As further described on the website of NIH, this study utilizes an "intravenous infusion of ex vivo cultured adult human mesenchymal stem cells" (MSCs). As described on the website of Osiris Therapeutics, Prochymal consists of a proprietary formulation of human MSCs that "are derived from bone marrow aspirate obtained from qualified donors. … Upon arrival at Osiris, the MSCs are isolated and selectively removed from the bone marrow aspirate. These cells are then expanded, harvested, packaged and cryopreserved as an in-process intermediate, where a second series of tests ensure the highest level of quality and safety. … All manufacturing activities are performed in compliance with the Food and Drug Administration’s current Good Manufacturing Practices (cGMP) standards… Osiris Therapeutics, Inc., adheres to strict FDA regulations in the production and formulation of our stem cell treatments to ensure that our products are of the highest quality and safety."

Often featured in the news, Osiris Therapeutics is a prominent leader in the field of adult stem cell therapies and is focused on the development of products for the treatment of inflammatory, orthopedic and cardiovascular diseases. Osiris was founded in 1992 for the specific purpose of developing and commercializing the innovative technology for isolating and expanding bone-marrow-derived MSCs, a process originally pioneered by Dr. Arnold Caplan and his colleagues of Case Western Reserve University. Since MSCs are "immune privileged", "universal donor" cells, they do not need to be administered autologously (in which the donor and recipient are the same person), since even allogeneically (in which the donor and recipient are not the same person) these highly potent adult stem cells do not pose any risk of immune rejection. In addition to other products in its pipeline, Osiris currently has a number of clinical trials under way for both Prochymal and its other leading adult stem cell product, Chondrogen.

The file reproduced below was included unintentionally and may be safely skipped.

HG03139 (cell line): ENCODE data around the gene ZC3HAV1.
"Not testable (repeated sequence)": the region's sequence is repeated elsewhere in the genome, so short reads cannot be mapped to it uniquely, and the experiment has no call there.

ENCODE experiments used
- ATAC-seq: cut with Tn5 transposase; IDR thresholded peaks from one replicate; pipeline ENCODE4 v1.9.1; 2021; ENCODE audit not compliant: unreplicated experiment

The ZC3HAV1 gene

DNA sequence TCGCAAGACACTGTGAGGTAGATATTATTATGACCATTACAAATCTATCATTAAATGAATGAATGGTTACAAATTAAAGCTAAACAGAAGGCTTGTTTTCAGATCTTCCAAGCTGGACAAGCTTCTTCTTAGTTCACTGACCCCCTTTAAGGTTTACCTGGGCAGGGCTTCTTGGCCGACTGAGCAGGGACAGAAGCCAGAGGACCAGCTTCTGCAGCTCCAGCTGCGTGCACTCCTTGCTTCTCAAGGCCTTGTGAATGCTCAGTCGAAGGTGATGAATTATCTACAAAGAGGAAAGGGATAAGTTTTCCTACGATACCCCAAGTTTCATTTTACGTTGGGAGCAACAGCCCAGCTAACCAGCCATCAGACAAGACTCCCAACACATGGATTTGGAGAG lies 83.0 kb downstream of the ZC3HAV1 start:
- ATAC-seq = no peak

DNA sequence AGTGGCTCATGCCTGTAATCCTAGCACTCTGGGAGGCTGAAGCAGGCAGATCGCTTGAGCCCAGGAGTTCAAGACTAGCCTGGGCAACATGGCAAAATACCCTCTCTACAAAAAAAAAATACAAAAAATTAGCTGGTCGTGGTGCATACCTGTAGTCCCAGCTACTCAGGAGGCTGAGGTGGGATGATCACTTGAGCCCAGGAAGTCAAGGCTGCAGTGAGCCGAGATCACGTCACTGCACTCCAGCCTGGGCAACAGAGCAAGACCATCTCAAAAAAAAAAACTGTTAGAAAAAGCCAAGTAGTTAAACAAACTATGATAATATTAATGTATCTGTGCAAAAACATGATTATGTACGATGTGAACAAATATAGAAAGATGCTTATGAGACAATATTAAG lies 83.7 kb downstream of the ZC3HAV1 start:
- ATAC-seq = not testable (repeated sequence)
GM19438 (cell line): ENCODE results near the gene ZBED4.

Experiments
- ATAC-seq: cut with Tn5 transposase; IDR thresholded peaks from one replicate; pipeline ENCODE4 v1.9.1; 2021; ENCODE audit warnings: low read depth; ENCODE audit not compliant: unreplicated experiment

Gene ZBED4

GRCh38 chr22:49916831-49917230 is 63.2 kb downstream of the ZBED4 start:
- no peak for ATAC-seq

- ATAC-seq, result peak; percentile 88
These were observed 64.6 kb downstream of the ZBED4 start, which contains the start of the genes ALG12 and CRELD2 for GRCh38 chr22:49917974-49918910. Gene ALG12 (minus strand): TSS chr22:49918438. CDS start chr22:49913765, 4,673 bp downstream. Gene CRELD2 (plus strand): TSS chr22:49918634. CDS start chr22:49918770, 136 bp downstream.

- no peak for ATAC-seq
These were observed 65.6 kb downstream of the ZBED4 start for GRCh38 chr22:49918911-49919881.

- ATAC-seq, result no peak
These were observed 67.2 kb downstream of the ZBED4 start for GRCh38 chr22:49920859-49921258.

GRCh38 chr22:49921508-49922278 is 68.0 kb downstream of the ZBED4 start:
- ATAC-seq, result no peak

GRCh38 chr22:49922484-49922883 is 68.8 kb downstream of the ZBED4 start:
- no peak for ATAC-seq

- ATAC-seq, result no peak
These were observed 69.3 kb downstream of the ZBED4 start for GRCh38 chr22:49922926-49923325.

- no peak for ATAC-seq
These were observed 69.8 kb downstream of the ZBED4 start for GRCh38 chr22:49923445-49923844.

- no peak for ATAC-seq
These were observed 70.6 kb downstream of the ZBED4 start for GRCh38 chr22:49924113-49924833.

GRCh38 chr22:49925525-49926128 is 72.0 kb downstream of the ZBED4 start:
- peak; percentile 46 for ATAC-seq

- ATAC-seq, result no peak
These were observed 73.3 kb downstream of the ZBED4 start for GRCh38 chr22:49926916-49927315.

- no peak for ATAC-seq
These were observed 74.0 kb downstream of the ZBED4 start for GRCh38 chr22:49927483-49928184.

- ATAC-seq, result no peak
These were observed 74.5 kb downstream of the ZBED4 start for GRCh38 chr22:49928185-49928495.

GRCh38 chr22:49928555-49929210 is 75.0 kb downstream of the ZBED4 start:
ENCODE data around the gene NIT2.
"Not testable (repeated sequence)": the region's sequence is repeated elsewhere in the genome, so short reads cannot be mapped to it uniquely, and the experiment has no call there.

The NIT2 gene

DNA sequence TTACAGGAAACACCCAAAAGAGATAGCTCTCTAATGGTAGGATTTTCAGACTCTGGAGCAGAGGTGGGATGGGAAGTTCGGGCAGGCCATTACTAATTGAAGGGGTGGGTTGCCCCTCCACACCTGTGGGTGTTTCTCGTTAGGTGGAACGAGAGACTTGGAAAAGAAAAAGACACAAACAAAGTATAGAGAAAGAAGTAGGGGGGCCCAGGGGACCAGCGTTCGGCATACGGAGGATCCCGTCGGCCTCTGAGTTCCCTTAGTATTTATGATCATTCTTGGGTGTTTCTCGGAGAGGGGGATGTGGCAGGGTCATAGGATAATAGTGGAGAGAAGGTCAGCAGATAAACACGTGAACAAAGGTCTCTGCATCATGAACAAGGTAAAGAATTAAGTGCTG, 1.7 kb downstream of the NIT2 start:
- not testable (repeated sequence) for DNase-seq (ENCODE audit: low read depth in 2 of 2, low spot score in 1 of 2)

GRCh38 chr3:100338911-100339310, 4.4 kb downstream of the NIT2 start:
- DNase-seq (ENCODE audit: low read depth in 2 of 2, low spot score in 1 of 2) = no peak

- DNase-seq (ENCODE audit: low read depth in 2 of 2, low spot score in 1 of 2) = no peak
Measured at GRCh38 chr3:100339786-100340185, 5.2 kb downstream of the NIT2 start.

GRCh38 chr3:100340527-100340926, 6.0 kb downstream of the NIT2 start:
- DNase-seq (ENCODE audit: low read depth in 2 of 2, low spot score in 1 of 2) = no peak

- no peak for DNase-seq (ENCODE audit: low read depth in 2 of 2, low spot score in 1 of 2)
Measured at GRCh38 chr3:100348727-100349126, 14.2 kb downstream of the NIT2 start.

In November of last year, Osiris formed a strategic alliance with the biotech company Genzyme that was valued at over $1.3 billion. In 2007, the two companies were awarded a $224.7 million contract from the U.S. Department of Defense for the development of Prochymal in the treatment of radiation sickness.

As Dr. Hans Klingemann of Tufts Medical Center explains, "MSCs have the ability to interpret injury within the body and respond accordingly, giving them exceptional therapeutic potential to treat a variety of disorders. And, they can be administered quickly, where and when patients need them."

Formerly known as juvenile diabetes or insulin-dependent diabetes, Type 1 diabetes is a chronic, life-threatening condition for which conventional medicine has no known cure. Though not as common as Type 2 diabetes, Type 1 diabetes is characterized by the autoimmune destruction of the beta islet cells of the pancreas, which are required to produce insulin. Left untreated, both types of diabetes can lead to serious complications such as stroke, blindness, heart disease and peripheral neuropathy which in its most advanced form is treatable only by amputation. Together, Types 1 and 2 diabetes constitute the seventh most prevalent cause of death in the United States.

Now, for the first time, adult stem cell therapy may offer the first type of treatment which not only reverses the course of the disease but also regenerates damaged pancreatic tissue.

This FDA-approved clinical trial is currently still recruiting patients. Interested parties should contact Osiris Therapeutics directly for eligibility information.